Pets can get heart disease too. There are various reasons why a dog or cat could have a heart condition. Sometimes, it can be related to improper diet and exercise. Dogs are susceptible to heartworm diseases. Understanding heart disease in dogs and cats and the different types of pet heart conditions is vital in preventing your pet from getting seriously ill.
Pet Heart Conditions
- Congenital Congenital diseases and conditions that have to do with the heart are present at birth. These pets may typically have abnormalities with heart valves or ducts. Some dogs with mild congenital defects may only have mild symptoms, like a heart murmur. Dogs and cats with more serious defects may have exercise intolerance, stunted growth and even fainting spells. Sometimes, surgical intervention is necessary.
- Heartworm Diseases Most dog owners are aware of the dangers of heartworms. These parasites can infect a dog’s heart and bloodstream. Dogs can get this disease when they are bitten by mosquitoes. The mosquito’s saliva can carry heartworm larvae. The larvae can be carried throughout the bloodstream. The larvae then grow into adult worms in the heart. Early veterinary treatment is absolutely vital. It is important for dog owners to keep their dogs on a heartworm preventative year-round. A veterinarian can prescribe an appropriate heartworm preventative for dogs and dosage schedule. Cats are less likely to get heartworm diseases. It is important to raise any concerns during routine veterinary visits.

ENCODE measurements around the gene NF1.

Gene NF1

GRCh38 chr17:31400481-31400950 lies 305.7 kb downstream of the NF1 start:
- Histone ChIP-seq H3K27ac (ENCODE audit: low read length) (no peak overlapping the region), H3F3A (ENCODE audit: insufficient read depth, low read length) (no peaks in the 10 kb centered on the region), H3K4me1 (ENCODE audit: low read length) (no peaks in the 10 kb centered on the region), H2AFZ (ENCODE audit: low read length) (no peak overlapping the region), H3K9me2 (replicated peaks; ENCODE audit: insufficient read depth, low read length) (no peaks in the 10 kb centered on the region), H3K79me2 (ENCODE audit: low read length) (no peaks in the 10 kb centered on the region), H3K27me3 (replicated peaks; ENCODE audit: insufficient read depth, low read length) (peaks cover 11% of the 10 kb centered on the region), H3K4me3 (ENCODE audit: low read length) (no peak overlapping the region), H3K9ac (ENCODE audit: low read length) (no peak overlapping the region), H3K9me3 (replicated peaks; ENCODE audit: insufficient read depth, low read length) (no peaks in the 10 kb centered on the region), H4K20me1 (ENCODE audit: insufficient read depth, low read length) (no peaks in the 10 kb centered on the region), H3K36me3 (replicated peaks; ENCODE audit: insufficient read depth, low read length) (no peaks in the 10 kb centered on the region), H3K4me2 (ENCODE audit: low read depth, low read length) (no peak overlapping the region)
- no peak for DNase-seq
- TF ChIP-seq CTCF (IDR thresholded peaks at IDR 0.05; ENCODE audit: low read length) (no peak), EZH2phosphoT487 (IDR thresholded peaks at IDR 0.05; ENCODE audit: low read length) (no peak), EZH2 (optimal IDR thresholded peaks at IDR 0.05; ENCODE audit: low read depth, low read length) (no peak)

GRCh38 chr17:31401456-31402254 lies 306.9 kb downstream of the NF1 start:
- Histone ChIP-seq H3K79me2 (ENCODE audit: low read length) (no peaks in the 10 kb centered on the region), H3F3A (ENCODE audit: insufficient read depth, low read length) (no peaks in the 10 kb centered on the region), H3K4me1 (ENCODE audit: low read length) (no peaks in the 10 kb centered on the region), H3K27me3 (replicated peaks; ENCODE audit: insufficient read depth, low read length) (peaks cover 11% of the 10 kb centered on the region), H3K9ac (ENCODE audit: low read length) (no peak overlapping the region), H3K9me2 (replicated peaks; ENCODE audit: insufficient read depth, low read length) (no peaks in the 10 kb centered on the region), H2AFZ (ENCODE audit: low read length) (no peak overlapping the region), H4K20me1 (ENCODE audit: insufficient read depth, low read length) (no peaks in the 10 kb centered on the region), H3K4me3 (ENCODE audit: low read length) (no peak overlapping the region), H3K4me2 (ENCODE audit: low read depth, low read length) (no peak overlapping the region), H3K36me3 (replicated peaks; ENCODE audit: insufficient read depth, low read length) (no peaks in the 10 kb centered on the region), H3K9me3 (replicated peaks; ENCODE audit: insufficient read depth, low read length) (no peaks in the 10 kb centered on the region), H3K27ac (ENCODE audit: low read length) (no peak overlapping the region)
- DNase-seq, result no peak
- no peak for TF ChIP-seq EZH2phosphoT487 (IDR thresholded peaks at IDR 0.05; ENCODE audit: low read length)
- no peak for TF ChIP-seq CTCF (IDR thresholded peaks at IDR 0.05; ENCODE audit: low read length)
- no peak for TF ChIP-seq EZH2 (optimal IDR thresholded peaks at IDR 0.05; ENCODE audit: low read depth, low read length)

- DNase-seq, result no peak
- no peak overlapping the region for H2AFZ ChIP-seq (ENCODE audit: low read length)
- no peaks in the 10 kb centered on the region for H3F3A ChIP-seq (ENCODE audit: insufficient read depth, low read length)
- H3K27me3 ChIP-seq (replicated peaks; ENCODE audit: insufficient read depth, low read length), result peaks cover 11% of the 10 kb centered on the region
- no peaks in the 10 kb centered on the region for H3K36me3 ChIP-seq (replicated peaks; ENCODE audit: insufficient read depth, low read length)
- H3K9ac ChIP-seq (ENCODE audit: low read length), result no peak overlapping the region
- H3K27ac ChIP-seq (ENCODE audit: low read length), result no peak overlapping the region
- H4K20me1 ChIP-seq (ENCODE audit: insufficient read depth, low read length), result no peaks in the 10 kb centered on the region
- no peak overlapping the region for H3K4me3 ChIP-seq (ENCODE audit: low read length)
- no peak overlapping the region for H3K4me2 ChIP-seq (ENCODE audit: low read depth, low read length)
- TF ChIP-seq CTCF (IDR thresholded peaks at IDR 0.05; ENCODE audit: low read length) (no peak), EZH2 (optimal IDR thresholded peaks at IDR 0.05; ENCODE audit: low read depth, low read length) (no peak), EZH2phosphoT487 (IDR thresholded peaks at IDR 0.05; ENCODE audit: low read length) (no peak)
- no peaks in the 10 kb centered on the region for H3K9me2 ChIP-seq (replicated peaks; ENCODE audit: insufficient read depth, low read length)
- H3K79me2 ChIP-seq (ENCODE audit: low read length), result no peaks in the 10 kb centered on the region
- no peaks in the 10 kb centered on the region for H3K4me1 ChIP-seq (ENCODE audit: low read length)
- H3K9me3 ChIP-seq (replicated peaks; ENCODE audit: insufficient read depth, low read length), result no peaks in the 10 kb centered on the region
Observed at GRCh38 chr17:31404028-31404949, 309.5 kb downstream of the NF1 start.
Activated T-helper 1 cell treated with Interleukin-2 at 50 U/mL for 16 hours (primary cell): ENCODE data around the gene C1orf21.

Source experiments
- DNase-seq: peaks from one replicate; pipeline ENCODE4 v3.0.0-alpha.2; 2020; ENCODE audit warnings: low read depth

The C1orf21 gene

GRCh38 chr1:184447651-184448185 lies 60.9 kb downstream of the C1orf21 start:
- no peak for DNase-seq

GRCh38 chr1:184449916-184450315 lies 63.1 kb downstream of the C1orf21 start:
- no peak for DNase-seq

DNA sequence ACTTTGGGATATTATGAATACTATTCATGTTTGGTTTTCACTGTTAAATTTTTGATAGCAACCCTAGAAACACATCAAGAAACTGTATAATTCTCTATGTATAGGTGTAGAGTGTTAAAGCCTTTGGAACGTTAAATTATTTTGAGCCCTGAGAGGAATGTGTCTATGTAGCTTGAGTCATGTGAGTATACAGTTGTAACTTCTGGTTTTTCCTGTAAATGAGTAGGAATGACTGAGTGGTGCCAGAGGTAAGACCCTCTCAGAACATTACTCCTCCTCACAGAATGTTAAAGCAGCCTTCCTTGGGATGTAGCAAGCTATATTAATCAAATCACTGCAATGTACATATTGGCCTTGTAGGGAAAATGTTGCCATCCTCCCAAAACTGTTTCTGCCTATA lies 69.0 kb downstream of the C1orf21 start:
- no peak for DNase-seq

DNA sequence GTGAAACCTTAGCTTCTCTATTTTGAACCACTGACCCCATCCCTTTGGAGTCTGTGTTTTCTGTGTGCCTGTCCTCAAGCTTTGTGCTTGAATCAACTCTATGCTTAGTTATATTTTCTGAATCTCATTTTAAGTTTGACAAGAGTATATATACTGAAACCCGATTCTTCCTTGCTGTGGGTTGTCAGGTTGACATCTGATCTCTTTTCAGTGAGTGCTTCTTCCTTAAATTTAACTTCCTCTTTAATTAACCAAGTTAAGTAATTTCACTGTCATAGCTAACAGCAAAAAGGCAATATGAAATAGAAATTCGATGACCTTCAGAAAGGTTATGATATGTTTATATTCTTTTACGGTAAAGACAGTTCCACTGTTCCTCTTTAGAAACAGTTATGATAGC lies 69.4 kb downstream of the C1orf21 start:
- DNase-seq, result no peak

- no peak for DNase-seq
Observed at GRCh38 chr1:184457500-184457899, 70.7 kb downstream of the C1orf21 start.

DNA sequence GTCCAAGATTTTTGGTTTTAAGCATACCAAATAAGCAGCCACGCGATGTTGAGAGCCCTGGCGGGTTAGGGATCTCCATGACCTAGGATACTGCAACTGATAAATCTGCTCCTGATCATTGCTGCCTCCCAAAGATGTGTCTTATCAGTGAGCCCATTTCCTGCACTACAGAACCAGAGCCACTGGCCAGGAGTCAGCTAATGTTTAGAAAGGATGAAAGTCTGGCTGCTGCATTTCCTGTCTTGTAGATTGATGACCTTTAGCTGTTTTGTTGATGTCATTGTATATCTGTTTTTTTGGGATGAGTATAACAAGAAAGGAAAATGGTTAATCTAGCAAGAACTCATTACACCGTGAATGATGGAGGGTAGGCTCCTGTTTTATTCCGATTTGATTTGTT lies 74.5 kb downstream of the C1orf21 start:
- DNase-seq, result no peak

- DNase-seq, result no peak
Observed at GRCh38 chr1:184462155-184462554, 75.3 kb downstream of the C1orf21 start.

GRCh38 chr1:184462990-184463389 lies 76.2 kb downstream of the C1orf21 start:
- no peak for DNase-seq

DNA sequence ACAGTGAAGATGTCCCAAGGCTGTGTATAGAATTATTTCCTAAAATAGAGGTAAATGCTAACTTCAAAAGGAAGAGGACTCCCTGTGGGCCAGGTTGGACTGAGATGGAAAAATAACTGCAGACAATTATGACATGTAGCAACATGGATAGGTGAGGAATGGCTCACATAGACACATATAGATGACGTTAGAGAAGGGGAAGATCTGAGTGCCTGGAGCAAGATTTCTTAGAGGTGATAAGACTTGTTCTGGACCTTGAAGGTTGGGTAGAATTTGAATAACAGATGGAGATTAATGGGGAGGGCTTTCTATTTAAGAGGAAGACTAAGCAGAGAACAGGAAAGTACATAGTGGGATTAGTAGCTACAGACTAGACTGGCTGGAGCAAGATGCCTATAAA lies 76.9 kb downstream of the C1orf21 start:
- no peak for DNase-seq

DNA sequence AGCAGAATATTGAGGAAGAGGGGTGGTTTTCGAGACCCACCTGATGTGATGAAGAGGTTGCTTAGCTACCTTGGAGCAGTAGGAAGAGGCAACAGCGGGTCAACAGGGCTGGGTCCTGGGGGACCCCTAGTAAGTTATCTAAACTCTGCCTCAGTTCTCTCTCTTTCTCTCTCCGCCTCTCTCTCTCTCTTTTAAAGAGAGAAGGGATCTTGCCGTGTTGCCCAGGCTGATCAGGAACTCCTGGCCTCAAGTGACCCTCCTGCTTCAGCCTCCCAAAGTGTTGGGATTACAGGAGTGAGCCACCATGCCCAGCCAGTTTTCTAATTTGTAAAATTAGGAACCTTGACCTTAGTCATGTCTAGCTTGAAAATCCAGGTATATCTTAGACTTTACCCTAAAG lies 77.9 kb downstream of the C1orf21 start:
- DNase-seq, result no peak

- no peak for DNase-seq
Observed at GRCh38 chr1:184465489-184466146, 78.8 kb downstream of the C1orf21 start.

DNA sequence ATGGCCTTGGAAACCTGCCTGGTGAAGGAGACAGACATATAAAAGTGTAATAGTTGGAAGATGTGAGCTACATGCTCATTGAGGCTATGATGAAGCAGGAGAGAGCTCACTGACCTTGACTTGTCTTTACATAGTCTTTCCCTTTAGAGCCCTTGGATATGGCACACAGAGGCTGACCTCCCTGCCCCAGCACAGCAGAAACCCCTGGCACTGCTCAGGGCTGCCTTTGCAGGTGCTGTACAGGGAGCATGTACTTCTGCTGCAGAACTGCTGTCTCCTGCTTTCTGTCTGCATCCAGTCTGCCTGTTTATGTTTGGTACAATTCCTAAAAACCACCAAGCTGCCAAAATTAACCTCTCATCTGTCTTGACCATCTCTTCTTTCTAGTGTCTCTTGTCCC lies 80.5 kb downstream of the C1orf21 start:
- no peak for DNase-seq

- Heart Disease in Cats Heart disease in cats may be more difficult to notice. Many cats appear asymptomatic to their owners. If a cat appears weak and lethargic with a decrease in appetite or difficulty breathing, it may be showing signs of heart disease or congestive heart failure. Hypertrophic cardiomyopathy is seen quite commonly in cats. Hypertrophic cardiomyopathy occurs when the walls and ventricles of the heart become too thick. Some breeds can be predisposed to this condition.
- Pet Obesity Pet obesity is just as dangerous as human obesity. It can contribute to high blood pressure, diabetes, arthritis and even congestive heart failure. Pet owners are encouraged to get their dogs and cats on healthy diets. Heart-health in pets can also benefit from a regular exercise schedule. Speaking with one’s veterinarian about a healthy diet and exercise program is important.
Ultimately, there are many different factors that can cause or exacerbate heart disease in pets. Regularly scheduled visits with a veterinarian are important to overall pet health. Learning more about heart health in pets is a great way to prepare for potential veterinary appointments. Early intervention coupled with a good diet and exercise plan are the best ways to ensure one’s pet has optimal heart health.